Green infrastructure has reached a tip- pingpoint. Thesenature-basedsystems are no longer viewed as last minute
add-ons to massive gray infrastructure projects. Cities across the country are making green infrastructure a stand-alone component of their stormwater
management efforts and creating research-based
project plans specifically designed to channel stormwater away from vulnerable flood zones and promote cleaner, more sustainable waterways.
“Green streets are part of how we do business,”
said Tim Kurtz, head of the green infrastructure pro-
gram for Portland, Oregon. Portland began imple-
menting green systems in the late 1990s in response
to combined sewer overflow (CSO) requirements set
by the state. Over the past 20 years, the city has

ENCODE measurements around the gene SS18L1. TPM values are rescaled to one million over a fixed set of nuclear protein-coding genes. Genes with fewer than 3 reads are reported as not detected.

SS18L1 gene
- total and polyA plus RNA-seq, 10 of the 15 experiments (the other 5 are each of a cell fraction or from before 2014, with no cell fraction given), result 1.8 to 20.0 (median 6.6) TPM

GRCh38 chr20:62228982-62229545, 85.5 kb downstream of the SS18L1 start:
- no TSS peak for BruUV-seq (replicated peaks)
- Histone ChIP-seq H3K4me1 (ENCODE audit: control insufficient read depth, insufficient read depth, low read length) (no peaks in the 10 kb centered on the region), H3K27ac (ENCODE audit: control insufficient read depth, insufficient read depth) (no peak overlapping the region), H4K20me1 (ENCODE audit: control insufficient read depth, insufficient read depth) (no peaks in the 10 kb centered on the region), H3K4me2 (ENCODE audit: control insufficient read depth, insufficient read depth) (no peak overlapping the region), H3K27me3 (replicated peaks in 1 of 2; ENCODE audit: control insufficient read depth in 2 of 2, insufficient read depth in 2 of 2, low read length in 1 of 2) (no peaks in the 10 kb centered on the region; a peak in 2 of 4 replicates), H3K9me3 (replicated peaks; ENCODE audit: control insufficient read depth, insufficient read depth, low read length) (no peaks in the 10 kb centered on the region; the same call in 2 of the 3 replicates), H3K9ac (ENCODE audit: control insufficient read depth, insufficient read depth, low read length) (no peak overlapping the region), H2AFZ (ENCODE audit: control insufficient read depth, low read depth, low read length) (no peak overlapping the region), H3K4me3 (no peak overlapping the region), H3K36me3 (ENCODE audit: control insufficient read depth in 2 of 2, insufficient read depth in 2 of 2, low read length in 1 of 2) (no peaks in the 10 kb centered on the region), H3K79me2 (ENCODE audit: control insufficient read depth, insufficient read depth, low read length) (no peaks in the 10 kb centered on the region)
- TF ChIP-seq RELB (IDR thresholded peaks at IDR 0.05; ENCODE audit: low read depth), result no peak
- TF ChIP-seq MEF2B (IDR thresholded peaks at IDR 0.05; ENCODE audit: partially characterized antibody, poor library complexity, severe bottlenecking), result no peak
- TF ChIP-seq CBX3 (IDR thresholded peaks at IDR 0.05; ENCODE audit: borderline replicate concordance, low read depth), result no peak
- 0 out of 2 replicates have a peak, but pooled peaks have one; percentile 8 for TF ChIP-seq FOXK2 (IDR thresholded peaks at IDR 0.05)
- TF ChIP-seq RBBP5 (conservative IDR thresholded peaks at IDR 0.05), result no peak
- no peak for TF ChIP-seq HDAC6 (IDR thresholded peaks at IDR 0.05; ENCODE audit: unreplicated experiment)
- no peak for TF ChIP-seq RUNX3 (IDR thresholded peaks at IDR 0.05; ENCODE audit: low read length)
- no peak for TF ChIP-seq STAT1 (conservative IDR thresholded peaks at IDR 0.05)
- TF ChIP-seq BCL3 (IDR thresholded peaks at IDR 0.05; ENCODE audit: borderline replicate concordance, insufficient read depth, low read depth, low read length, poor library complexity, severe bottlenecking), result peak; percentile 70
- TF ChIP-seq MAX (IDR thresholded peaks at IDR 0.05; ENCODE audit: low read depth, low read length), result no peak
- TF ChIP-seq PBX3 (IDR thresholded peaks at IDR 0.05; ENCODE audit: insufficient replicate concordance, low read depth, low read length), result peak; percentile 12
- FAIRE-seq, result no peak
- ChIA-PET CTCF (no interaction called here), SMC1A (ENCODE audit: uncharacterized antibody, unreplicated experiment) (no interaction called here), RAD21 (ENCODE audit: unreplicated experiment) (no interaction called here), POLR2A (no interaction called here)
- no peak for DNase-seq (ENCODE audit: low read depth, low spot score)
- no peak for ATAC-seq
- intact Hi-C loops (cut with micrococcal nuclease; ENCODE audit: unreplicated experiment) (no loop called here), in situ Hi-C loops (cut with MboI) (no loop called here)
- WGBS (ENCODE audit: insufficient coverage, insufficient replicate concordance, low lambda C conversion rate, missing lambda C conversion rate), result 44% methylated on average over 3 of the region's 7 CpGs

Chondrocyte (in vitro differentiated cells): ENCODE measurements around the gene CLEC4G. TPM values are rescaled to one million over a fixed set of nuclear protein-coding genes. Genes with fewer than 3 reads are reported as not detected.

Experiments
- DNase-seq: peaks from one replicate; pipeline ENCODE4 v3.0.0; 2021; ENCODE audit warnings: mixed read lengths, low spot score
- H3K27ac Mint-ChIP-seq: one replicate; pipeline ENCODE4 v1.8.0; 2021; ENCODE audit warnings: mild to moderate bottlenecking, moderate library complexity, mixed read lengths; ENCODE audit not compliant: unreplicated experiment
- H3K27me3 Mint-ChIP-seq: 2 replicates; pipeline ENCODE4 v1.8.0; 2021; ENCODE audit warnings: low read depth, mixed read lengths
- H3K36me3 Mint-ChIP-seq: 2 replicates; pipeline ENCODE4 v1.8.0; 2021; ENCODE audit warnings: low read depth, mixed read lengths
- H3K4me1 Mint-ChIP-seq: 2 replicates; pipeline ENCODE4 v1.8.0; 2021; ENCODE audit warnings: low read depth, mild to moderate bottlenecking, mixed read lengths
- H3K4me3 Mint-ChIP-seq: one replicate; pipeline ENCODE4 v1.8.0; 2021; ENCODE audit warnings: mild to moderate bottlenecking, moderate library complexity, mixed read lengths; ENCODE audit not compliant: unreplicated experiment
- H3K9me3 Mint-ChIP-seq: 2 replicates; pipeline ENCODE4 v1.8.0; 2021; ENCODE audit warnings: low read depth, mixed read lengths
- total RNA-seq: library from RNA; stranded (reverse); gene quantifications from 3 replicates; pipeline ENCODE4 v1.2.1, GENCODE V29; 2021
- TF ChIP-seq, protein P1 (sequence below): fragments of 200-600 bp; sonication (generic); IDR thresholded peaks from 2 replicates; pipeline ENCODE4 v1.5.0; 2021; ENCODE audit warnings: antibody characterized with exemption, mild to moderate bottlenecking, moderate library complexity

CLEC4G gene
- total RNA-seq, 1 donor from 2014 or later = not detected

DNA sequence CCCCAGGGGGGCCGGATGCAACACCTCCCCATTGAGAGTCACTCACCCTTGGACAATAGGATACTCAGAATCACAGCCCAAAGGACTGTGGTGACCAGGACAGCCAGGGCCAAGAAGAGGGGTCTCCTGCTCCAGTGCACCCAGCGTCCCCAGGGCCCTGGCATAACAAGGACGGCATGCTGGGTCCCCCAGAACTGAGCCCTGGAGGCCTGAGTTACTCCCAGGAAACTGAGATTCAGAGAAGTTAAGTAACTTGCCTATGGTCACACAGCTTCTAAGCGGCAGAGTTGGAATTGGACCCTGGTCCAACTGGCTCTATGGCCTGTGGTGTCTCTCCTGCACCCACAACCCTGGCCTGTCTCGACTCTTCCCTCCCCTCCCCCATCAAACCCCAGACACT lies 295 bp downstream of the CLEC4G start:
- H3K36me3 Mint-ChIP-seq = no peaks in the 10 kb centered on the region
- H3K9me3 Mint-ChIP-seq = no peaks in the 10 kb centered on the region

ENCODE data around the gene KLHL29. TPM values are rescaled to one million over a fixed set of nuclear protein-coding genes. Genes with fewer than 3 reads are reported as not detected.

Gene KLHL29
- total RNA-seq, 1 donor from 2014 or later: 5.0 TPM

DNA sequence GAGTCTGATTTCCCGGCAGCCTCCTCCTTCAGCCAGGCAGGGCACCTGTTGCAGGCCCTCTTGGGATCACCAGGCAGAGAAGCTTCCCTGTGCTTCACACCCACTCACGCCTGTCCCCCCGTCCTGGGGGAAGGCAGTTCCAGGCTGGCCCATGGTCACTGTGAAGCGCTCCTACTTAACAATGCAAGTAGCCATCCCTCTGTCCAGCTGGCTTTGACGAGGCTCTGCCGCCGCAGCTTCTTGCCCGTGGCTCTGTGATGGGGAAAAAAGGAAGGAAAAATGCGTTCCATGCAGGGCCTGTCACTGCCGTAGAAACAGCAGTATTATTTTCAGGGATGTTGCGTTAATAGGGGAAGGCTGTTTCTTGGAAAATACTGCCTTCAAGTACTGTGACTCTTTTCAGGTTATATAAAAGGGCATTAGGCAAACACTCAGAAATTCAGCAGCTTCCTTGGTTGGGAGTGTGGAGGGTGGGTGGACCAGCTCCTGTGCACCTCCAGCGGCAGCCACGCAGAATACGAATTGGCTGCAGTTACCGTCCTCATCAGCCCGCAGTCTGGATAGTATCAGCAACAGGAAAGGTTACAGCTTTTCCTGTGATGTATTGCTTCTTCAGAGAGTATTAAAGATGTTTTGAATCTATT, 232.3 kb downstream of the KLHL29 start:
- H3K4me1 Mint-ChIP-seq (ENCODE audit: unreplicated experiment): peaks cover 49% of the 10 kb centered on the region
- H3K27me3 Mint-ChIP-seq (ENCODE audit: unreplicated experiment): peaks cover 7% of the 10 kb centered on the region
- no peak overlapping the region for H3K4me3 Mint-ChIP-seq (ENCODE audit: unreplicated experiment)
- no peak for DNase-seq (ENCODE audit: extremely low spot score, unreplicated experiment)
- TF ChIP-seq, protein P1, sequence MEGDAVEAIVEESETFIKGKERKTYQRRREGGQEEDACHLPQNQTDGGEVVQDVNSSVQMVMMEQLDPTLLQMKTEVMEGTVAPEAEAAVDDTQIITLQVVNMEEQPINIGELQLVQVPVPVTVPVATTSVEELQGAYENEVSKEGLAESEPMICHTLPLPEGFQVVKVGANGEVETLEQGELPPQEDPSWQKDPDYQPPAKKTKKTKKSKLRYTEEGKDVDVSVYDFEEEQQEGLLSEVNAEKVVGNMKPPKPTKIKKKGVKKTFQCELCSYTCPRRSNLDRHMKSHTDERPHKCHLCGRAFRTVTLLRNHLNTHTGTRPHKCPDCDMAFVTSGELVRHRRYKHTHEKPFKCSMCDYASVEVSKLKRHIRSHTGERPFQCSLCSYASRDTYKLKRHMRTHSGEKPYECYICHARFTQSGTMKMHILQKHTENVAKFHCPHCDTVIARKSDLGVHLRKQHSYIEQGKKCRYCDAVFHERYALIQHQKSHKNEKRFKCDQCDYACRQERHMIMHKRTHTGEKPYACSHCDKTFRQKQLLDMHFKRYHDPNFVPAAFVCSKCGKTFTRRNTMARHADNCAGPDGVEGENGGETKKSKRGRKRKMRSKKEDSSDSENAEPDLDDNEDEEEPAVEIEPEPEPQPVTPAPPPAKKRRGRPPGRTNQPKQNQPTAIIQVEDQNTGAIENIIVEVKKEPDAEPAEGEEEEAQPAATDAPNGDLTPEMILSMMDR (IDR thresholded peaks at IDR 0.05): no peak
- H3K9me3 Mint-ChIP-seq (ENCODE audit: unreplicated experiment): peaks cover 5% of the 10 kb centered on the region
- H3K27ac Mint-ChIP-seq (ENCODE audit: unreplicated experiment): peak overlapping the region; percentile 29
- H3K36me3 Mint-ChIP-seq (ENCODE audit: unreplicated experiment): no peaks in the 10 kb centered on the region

retrofitted hundreds of streets across the city with
curb extensions, swales, pervious pavement, and
rain gardens to catch and filter stormwater.
HUGE SAVINGS ATTRACT ATTENTION
The city also launched a downspout disconnection program from 1999-2011 that generated huge
economic returns. The city spent $13 million to dis-
Teamwork Make the Green Work
Green infrastructure has become a mainstream part of
urban water management but cities need skilled talent to
make the most of these investments.
BY SARAH FISTER GALE
The first NGICP program held in Washington, D.C.,
had 62 graduates in December 2016, and another 46
in June 2017. Photo courtesy of DC Water.